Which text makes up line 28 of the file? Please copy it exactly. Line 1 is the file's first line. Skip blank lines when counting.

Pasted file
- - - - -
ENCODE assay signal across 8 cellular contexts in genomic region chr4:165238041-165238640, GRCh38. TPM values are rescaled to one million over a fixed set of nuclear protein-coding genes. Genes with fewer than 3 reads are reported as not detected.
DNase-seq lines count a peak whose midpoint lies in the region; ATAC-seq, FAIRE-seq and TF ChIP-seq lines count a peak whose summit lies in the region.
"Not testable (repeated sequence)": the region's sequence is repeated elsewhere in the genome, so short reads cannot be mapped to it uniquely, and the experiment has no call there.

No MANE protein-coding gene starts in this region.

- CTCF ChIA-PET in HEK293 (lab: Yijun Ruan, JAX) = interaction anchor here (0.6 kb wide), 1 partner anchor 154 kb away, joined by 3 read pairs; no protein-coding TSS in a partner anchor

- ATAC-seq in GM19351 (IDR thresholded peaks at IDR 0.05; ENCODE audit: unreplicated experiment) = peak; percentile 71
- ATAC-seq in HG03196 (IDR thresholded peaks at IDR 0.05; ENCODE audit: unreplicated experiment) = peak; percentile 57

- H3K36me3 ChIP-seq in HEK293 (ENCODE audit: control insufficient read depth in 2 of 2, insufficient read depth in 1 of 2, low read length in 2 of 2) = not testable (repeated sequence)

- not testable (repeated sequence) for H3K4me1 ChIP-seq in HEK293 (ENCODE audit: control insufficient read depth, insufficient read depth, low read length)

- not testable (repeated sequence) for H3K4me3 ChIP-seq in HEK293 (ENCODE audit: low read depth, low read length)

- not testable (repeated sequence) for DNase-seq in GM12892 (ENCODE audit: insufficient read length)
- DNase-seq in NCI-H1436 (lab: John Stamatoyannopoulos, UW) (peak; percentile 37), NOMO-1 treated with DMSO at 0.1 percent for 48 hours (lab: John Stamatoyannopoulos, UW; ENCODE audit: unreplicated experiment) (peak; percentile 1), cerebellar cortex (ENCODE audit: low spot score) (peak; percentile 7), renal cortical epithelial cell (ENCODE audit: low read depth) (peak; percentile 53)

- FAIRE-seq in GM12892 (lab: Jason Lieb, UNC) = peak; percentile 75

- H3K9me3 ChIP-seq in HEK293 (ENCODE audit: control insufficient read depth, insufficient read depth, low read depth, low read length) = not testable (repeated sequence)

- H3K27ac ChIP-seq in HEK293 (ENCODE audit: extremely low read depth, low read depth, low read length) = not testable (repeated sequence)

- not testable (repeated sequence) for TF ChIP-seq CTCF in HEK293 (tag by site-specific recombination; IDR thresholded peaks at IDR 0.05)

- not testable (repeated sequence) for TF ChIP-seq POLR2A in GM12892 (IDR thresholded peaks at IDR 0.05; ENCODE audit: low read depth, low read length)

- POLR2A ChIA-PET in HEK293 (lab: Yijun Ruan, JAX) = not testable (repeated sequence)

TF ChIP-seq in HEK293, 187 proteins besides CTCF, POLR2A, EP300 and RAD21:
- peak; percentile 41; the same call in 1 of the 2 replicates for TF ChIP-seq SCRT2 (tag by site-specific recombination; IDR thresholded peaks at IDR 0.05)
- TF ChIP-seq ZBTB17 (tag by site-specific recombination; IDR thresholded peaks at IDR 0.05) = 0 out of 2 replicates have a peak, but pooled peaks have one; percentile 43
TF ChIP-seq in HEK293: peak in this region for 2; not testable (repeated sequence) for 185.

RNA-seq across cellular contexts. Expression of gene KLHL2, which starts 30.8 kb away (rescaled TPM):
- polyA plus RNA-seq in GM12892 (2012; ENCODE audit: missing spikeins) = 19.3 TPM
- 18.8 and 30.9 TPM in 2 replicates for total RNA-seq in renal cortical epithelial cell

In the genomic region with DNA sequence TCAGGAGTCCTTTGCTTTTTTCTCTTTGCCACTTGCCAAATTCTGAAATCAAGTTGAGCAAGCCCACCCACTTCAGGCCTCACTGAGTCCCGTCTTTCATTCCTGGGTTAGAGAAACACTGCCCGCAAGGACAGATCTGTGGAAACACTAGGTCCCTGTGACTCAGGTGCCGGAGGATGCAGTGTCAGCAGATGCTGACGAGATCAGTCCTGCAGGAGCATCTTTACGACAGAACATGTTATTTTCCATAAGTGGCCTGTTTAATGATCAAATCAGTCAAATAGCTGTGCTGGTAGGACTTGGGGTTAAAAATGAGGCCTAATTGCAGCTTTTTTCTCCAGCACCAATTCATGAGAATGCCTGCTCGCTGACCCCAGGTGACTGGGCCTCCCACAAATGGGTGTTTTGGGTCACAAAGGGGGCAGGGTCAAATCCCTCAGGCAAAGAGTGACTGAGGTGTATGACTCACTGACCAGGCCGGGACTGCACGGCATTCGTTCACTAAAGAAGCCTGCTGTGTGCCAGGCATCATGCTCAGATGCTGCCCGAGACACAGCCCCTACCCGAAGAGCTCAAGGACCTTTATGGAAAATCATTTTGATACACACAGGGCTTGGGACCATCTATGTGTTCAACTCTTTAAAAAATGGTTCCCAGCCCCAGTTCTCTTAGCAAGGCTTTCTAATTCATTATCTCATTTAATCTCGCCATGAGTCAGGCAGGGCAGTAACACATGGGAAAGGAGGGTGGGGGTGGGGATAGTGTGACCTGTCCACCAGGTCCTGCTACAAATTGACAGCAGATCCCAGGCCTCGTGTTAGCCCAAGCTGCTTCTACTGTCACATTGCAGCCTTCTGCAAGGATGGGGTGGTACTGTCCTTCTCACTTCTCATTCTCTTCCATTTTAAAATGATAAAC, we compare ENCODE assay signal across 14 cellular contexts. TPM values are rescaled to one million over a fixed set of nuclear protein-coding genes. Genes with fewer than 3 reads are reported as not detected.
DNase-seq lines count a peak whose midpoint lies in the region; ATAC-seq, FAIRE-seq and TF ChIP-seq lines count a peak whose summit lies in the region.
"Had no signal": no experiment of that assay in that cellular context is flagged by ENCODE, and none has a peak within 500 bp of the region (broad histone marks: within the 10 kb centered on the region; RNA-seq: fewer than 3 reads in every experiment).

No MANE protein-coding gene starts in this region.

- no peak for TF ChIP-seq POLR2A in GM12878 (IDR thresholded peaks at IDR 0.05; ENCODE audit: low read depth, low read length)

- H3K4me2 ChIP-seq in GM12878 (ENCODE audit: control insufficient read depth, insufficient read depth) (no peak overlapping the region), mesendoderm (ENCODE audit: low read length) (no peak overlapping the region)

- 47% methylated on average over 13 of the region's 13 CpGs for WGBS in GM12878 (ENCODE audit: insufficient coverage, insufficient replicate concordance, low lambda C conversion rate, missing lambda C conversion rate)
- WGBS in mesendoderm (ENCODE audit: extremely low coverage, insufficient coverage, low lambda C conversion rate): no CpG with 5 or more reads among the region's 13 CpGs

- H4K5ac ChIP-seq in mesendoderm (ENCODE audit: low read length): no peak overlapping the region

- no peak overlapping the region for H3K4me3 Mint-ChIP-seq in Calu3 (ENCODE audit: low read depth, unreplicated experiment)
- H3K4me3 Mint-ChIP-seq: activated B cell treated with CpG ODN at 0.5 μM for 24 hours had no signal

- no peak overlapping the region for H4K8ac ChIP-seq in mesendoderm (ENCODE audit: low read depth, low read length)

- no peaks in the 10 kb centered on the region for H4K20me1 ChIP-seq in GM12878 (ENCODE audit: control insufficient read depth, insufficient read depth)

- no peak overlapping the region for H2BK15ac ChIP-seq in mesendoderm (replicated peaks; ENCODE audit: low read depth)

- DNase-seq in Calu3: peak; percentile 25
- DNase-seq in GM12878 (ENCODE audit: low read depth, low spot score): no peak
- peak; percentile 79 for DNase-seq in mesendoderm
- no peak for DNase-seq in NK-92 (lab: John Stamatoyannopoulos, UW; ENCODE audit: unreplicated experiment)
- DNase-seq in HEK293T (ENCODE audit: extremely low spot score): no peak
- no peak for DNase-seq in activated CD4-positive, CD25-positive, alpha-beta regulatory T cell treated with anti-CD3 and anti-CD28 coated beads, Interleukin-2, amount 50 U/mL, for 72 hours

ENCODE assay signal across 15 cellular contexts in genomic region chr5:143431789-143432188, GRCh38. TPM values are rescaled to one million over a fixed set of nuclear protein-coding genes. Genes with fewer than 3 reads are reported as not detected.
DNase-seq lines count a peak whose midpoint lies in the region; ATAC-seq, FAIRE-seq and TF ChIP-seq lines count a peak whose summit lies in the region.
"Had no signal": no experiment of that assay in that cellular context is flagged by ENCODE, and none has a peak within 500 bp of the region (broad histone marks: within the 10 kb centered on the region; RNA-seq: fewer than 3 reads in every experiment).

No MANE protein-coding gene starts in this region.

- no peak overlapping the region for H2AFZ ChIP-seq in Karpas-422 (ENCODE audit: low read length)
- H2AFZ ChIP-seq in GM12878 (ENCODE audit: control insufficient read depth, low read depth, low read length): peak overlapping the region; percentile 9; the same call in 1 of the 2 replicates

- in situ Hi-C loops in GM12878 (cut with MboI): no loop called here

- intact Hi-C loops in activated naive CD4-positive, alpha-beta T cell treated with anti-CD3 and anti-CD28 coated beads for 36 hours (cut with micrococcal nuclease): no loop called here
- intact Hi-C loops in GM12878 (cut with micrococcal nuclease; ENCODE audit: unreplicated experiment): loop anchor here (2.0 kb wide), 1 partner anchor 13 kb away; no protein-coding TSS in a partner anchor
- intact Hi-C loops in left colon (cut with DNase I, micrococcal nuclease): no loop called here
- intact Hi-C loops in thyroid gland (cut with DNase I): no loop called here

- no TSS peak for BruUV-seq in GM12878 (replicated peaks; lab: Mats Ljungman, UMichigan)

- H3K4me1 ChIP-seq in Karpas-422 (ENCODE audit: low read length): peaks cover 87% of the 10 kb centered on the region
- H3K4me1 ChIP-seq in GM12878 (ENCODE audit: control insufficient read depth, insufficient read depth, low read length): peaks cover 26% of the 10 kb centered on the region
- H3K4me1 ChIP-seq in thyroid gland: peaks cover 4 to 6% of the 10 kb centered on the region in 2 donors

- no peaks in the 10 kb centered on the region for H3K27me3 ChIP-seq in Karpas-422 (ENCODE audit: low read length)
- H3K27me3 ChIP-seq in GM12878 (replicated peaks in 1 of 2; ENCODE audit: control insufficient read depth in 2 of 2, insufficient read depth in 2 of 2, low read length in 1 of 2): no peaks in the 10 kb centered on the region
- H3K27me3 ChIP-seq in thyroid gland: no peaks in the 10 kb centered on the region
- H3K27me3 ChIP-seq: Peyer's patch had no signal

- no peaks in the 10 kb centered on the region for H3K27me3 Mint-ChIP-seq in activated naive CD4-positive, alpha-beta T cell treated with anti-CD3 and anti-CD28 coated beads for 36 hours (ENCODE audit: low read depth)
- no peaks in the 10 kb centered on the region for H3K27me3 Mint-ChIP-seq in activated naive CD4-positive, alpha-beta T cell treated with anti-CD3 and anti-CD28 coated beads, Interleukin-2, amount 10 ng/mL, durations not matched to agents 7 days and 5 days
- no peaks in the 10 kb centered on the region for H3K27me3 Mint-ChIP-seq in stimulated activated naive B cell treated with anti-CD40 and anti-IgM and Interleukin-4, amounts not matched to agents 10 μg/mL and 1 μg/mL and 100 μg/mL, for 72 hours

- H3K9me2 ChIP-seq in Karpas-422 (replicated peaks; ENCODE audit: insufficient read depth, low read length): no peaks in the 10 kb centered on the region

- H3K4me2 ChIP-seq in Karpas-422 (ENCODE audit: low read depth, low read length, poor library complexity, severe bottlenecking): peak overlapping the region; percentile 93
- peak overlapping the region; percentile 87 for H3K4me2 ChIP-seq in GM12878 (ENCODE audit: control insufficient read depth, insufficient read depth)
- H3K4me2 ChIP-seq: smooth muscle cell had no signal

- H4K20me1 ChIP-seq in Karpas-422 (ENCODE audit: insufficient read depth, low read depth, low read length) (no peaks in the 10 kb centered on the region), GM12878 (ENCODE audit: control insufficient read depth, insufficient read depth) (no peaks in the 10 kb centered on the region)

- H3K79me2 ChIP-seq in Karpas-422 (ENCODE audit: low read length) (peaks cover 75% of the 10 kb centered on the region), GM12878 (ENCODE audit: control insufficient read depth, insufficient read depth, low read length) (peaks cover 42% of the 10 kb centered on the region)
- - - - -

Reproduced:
"Had no signal": no experiment of that assay in that cellular context is flagged by ENCODE, and none has a peak within 500 bp of the region (broad histone marks: within the 10 kb centered on the region; RNA-seq: fewer than 3 reads in every experiment).